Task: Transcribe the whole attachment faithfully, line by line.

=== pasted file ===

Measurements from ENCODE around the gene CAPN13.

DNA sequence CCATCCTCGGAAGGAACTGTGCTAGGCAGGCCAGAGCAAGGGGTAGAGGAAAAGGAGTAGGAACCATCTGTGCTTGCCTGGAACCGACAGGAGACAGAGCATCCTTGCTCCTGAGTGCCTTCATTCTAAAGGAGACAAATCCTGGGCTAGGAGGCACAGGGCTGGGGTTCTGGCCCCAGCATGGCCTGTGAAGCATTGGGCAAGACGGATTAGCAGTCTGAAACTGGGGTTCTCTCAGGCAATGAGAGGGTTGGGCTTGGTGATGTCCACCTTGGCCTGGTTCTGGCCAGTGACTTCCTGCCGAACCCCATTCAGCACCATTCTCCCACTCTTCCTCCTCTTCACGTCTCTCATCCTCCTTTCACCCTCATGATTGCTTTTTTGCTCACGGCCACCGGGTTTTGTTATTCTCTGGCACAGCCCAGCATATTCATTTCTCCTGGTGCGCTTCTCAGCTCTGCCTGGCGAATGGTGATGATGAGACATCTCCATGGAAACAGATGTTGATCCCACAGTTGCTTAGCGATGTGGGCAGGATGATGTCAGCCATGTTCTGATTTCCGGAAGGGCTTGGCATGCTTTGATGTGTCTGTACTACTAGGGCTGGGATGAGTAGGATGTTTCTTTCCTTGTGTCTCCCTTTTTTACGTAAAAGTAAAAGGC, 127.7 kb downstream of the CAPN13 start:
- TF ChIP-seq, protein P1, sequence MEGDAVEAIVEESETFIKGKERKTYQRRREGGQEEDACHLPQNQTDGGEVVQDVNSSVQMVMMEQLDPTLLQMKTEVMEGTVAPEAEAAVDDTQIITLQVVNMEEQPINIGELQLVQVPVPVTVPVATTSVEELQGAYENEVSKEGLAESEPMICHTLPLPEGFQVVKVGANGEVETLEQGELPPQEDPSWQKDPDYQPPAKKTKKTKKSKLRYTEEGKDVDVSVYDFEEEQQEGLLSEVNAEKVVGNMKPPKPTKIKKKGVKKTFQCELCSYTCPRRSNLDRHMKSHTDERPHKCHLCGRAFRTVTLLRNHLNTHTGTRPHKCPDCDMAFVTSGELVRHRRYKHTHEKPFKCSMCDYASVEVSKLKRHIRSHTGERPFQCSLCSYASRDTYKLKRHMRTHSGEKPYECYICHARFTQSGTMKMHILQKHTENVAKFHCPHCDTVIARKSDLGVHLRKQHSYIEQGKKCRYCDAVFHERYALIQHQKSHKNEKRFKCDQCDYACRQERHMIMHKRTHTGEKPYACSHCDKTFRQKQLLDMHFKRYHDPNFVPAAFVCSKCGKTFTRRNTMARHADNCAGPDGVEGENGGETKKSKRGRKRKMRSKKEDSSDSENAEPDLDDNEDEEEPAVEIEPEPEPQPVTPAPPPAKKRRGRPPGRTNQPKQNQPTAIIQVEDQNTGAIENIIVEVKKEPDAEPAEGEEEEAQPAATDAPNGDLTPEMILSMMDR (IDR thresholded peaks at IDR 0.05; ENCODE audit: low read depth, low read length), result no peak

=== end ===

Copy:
Measurements from ENCODE around the gene CAPN13.

DNA sequence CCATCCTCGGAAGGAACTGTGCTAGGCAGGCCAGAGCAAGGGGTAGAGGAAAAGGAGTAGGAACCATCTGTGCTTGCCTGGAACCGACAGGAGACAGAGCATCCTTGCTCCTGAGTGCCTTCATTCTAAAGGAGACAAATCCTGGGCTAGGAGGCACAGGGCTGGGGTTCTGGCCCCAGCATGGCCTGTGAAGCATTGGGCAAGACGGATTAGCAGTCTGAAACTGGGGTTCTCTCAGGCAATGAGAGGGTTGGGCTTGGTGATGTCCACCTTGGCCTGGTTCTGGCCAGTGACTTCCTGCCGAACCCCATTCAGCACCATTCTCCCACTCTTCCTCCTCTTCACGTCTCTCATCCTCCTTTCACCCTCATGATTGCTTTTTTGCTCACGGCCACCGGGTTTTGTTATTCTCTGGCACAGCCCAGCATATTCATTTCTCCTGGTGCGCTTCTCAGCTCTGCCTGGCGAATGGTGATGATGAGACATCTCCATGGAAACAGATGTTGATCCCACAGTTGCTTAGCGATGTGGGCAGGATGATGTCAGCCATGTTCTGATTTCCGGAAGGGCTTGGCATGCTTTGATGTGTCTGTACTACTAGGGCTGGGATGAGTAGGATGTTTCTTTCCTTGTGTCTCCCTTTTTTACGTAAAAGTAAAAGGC, 127.7 kb downstream of the CAPN13 start:
- TF ChIP-seq, protein P1, sequence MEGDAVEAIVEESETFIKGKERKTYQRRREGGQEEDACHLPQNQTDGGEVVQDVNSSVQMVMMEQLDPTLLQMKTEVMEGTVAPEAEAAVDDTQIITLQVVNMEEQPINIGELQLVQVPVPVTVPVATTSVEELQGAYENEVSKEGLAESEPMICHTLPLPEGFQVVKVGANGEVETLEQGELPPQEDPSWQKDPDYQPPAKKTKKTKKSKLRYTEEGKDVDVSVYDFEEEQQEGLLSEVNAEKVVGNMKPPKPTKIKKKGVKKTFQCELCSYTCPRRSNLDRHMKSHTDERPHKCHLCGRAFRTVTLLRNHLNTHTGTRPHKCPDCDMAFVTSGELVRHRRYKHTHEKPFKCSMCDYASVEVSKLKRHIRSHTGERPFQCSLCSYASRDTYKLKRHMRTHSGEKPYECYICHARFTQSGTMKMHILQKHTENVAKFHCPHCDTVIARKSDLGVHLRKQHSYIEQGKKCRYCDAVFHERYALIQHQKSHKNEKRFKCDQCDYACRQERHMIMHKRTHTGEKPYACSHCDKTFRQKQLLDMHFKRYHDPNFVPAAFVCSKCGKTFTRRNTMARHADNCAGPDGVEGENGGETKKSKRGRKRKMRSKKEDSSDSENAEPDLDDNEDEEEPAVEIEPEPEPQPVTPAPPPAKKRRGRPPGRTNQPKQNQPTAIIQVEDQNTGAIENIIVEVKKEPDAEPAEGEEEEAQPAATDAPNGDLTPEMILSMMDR (IDR thresholded peaks at IDR 0.05; ENCODE audit: low read depth, low read length), result no peak